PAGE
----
what you get here

This is not a blog which expresses instant opinions on current events. It rather uses incidents, books (old and new), links and papers as jumping-off points for some reflections about our social endeavours.
So old posts are as good as new! And lots of useful links!

Tuesday, October 23, 2012

Some good guides for the visitor to Romania

At the beginning of last month I did a roundup of blogs on/from Romania which are available in English. I omitted, however, one very significant one. It may not frequently post – but is always worth reading since it comes from Caroline Juler, the author of the excellent Blue Guide to Romania  – for my money far and away the best guide to the country.
Juler’s post of 30 August gave very useful background on how the EU farm policy affects the country
Romania has millions of small-holdings which are not considered commercially viable but which support the people who run them.  Calling them subsistence farmers implies that they are unable to support themselves in any way, which isn't necessarily the case.  A lot of 'subsistence' farms produce food for the families who work on them, and in Romania the coldly bureaucratic notion of a subsistence farm is so alien to the character of a small, working family farm that it's laughable.  Romanians use the term gospodarie, which means home, hearth, the centre of the family, a spiritual haven, a place where people grow real food rather than the processed muck that global corporations want everyone to buy, they embody self-reliance and self-sufficiency, and encompass hundreds of years of tradition and history...  If the world had more gospodarii, we might have less starvation.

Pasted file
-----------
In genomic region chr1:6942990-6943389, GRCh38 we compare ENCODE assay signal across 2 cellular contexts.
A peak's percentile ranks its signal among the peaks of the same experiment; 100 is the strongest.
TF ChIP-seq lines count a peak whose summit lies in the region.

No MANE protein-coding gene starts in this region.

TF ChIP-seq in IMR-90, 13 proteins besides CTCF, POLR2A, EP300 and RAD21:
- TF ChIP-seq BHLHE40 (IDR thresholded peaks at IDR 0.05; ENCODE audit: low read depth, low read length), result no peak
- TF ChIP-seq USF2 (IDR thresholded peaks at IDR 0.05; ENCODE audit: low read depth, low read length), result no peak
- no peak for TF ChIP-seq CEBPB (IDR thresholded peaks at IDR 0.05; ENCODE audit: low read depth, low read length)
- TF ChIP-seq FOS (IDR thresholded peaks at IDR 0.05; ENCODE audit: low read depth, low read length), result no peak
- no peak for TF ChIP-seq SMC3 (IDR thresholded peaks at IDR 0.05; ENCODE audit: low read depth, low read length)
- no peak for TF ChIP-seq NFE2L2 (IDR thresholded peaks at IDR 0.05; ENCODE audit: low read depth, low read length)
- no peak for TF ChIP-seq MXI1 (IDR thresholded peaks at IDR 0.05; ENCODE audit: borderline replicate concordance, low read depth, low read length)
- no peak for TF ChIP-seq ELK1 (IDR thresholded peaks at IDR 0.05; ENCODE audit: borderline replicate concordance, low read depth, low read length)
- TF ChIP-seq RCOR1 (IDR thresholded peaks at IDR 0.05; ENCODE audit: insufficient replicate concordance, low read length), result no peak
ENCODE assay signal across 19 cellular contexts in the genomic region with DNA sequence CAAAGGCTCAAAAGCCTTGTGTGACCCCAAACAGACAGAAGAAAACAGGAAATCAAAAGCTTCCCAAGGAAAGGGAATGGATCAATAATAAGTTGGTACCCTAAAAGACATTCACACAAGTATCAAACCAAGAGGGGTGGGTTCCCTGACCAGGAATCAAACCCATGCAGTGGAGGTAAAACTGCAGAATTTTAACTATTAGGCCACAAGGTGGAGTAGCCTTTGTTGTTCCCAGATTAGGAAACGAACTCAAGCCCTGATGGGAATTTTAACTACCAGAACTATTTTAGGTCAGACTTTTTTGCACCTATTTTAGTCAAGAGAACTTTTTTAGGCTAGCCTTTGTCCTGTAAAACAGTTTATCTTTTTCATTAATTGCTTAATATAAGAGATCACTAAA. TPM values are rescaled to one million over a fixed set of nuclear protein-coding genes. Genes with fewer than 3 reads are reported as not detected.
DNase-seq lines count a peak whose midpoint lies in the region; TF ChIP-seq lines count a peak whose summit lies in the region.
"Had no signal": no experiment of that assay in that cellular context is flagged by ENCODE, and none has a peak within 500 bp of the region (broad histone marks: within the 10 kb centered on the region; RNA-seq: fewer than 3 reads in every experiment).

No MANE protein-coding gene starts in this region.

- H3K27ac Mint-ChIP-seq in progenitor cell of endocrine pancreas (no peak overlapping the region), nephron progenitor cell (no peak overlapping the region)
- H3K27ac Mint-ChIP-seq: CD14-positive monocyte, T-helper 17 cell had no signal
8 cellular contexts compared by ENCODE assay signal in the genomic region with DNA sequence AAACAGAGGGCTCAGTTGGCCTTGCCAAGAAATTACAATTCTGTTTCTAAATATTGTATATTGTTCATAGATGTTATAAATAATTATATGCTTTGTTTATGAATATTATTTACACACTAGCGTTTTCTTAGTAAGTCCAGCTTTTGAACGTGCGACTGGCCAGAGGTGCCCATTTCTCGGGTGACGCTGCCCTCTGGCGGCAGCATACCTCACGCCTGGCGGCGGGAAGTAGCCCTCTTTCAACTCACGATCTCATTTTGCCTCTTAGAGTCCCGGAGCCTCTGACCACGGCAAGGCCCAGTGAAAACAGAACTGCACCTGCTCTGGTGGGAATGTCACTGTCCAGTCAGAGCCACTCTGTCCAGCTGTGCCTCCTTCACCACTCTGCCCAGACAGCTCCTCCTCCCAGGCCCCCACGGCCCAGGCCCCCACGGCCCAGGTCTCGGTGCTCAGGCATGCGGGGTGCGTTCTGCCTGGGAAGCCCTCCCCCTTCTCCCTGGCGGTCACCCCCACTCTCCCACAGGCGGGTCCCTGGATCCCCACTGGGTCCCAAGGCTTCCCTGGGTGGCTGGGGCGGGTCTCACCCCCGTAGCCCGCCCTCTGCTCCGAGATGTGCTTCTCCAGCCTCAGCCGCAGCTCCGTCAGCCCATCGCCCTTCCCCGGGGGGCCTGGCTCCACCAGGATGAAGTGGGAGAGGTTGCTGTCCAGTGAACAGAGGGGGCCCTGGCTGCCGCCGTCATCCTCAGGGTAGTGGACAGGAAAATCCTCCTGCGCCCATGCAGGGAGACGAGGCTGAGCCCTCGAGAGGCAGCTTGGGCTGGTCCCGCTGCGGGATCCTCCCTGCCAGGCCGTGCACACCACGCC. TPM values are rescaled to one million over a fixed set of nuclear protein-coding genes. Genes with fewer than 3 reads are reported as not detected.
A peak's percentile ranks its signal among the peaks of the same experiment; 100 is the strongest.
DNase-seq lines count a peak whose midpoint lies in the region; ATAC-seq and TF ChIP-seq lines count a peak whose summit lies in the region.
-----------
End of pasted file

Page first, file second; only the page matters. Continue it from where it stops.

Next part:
Yesterday’s post raised some delicate issues about how foreigners experience modern Romanians and Bulgarians. I know this leads into some ridiculous generalisations – country folk are different from urban; young people from old; Transylvanians from those in the plains; etc etc. But those visiting other countries like to get a handle on these things – and will then proceed to make up their own minds on the basis of the places and people they find themselves with.
Alan Ogden’s books I have not, sadly, yet read. But several good books don’t figure on this list -
- The Pallas Guide to Romania edited by John Villiers is more of a cultural and historical treatment of the country as a whole than a travel guide. As with all Pallas Guides, it has superb old black and white graphics and photos – and rates in my collection of “beautiful books”. Cheap copies were easily found in Bucharest’s second-hand bookshops earlier in the year.
- Historian Lucian Boia’s Romania  can actually be downloaded in full from that link. It’s a very nicely written history – the only one which is easily available (Keith Hitchins is more detailed but covers only 1866-1947 and is older)
Tom Gallagher has written extensively and vigorously about the country’s post-communist politics. Details of his two books on the subject are in the link – and his Theft of aNation can be googled here       
Mountains of Romania is a lovely guide for the hill-walker

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